The Russian pet market remains an extreme challenge and lucrative opportunity for the industry. With a growing pet population (54+ million dogs and cats) there is gold to be struck. But how do you change the heart of traditional ‘table scrap’ pet owners?
Pet food market
In 2018 pet product sales in Russia grew by 1.2% in volume and 3.7% in value, at constant 2018 prices. The pet food market was valued at an estimated €2.4 billion ($2.8 billion). Prices went up an average of 6–10% with growth in some categories up 30% during the year. All of this growth occurs while Russia is officially going through a 2.7% inflation.
While dog and cat food sales stayed consistent, other categories like cat litter and anti-parasite products experienced modest growth. Bird and rodent food sales even changed to a positive dynamic growth rate, for the first time after several years of decrease. At the same time aquaria product sales continued to decline, as did the accessory categories, for example grooming.
The premium food category decreased in value, but not in volume, as consumers switched to cheaper products, for example private label products or premium products at promotional sale prices.
Some key figures in the Russian pet market are:
- 33% of households in Russia own a cat
- 15% of all dogs are fed with industrially made food
- 75% of the dog food market is dry food
- Dry dog food is on average 22% lower in price than wet dog food
- Cat food makes up for 67% of the petfood market
Russian pet retail has been facing significant changes. In 2018, large and financially strong non-specialty players entered the market with specialised pet-projects. Detsky Mir (the largest children product retailer), Lenta (a large grocery player) and pharmacy businesses are opening pet stores. Powerful national specialty players like Bethowen, Four Paws and Petshop keep strengthening their positions by increasingly opening stores in the regions.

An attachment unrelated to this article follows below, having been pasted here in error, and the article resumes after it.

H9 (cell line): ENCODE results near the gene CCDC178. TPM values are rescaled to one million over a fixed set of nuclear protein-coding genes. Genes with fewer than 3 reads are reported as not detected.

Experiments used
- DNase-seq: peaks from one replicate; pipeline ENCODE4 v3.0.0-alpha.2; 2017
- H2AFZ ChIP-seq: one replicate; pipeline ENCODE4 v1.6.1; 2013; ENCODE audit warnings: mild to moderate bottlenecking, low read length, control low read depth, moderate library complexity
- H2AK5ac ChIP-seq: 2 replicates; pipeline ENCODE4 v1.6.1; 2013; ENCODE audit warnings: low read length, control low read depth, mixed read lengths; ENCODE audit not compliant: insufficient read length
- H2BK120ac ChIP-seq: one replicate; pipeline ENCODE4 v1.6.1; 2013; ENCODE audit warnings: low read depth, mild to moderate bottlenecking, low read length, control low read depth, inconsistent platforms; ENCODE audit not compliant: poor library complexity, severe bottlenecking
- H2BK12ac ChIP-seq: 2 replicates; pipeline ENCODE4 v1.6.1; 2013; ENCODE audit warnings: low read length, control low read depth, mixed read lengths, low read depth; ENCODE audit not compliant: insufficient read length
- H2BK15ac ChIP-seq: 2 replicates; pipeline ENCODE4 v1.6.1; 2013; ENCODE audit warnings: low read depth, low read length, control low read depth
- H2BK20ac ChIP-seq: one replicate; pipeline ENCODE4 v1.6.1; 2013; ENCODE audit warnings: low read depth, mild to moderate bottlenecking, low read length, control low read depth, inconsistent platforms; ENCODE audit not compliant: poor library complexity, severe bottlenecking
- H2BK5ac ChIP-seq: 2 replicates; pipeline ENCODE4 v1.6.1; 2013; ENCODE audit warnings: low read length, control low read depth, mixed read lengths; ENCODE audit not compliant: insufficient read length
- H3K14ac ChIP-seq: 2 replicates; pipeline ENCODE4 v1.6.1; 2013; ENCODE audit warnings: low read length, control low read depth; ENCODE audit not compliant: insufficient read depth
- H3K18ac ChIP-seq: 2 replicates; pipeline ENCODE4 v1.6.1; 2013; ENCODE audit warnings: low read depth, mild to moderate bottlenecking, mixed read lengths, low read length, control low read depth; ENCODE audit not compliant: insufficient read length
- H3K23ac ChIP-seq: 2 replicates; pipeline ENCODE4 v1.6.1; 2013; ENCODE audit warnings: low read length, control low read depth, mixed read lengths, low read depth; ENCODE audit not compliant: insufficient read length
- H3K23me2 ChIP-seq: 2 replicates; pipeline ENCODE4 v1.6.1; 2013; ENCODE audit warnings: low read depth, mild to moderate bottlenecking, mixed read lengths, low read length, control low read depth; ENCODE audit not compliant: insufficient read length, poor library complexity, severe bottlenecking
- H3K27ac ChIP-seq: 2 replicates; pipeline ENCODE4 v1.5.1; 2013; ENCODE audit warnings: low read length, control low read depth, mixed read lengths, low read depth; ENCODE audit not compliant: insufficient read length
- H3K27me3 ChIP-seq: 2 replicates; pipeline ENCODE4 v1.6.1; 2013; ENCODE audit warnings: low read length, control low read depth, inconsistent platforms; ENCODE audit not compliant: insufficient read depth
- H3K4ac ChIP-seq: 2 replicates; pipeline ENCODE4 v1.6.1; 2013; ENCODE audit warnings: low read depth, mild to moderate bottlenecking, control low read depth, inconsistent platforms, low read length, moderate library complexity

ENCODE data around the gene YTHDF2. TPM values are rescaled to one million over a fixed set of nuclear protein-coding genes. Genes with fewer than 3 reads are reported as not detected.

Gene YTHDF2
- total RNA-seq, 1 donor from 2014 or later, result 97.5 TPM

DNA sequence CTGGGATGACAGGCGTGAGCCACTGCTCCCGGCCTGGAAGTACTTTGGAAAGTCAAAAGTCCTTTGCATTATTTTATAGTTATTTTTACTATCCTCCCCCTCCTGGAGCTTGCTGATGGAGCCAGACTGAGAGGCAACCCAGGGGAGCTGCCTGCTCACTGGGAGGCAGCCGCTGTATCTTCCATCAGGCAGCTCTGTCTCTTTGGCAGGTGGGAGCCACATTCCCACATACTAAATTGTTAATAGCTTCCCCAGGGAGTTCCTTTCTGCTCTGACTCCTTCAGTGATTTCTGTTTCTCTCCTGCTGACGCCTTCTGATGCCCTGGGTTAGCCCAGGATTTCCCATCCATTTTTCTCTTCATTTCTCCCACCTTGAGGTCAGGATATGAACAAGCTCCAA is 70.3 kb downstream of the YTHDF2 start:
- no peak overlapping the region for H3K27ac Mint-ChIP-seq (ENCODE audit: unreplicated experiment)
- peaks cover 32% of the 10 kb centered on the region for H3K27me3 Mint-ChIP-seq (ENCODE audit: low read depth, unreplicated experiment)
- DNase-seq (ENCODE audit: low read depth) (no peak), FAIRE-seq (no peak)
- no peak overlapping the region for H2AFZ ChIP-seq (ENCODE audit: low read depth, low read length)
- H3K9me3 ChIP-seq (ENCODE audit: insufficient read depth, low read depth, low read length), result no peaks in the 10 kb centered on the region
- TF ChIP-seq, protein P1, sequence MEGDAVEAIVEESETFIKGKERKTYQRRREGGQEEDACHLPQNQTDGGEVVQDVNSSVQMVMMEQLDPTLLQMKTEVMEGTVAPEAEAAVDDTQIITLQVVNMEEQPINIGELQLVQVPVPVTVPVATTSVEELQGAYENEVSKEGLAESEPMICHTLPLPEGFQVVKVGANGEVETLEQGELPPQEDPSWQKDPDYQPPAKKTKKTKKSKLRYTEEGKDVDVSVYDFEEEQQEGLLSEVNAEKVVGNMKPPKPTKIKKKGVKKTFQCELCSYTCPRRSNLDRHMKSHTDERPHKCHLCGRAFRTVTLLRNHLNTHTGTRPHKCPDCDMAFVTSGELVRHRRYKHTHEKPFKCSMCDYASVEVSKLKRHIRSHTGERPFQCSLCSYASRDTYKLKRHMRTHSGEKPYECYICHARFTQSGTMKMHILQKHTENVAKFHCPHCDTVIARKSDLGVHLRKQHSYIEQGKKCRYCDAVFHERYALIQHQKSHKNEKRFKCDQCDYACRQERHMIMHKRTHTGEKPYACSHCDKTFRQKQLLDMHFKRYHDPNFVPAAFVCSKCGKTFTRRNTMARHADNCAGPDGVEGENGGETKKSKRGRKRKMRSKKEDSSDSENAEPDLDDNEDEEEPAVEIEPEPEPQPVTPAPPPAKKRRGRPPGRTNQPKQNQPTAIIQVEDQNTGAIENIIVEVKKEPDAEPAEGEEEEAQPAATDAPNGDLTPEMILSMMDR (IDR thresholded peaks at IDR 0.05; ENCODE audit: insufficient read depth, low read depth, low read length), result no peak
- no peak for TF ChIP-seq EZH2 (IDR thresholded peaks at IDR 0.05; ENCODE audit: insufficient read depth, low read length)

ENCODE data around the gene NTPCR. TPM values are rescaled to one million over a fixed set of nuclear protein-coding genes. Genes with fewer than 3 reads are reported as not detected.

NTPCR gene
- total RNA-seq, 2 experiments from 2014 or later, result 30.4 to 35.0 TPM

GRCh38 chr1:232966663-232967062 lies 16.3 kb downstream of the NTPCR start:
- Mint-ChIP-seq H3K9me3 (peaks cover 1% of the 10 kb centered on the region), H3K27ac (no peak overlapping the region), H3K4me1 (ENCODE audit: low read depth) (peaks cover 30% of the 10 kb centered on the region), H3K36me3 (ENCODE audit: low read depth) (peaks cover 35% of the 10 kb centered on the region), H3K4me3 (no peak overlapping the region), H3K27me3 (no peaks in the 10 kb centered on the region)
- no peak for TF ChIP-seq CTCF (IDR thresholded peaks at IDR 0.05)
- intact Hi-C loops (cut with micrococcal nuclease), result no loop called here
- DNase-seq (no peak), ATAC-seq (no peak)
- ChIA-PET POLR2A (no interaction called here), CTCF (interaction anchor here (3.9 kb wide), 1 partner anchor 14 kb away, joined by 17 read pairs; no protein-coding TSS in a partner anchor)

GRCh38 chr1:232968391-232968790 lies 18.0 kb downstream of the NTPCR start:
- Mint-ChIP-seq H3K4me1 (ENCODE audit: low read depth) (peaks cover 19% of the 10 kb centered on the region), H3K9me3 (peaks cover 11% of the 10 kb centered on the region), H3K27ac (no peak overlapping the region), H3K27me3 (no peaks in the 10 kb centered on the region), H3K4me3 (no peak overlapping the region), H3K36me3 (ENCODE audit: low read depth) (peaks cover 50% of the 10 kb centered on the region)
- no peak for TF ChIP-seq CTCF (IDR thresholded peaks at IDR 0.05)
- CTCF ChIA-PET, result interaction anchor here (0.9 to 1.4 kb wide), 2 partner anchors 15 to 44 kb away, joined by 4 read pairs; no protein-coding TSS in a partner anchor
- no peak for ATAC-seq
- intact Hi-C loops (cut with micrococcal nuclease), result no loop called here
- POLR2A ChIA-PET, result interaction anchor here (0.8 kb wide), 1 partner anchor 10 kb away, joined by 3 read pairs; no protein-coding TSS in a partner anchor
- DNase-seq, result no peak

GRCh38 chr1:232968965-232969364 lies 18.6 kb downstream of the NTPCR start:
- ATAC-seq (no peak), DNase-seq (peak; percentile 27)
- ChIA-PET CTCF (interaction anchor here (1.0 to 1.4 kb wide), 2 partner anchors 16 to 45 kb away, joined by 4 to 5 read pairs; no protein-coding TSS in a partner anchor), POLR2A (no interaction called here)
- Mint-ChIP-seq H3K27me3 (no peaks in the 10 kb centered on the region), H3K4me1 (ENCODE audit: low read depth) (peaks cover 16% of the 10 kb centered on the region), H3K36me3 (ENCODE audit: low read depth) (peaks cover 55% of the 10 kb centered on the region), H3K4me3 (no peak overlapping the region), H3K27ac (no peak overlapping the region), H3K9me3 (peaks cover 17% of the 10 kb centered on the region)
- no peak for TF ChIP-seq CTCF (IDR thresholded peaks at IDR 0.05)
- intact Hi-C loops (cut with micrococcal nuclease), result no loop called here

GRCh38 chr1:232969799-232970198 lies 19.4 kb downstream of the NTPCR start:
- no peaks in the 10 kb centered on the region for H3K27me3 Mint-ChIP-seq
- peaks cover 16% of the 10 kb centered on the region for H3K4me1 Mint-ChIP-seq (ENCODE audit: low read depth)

Russian pet food consumption
Some major trends are:
- The structure of the Russian pet industry will continue to change, not only within retail but also in the supply chain. Wholesalers will lose importance as manufacturers are increasingly able to directly supply retailers and end consumers.
- The Russian market is supplied by 80% domestically produced pet food, that is increasingly replacing imports. Multinational corporations are building more and more facilities on Russian turf. Mars and Nestlé have local Russian factories. And international manufacturers like Aller Petfood, which focusses on private label production, are also following suit.
- Online sales increased by 55% in 2018 and continues to increase rapidly.
Despite the modest growth of the whole pet market, major distributors with strong strategies and mature marketing policies announced an average of 10–15% growth in sales, some of them even growing 36%. This illustrates that the Russian market is experiencing share redistribution between future oriented companies and companies that have not managed to adapt to change.
The Russian market potential is huge and is expected to grow to €10 billion ($11.3 billion). Entrepreneurs are looking for opportunities to enter the Russian market and to launch their products. To succeed they need:
- a qualified local partner who is aware of the administrative and legislative environment
- a very clear strategy to actively contribute to the business process, and
- to understand – and not underestimate – the power of promotional and marketing support from the Russian partner.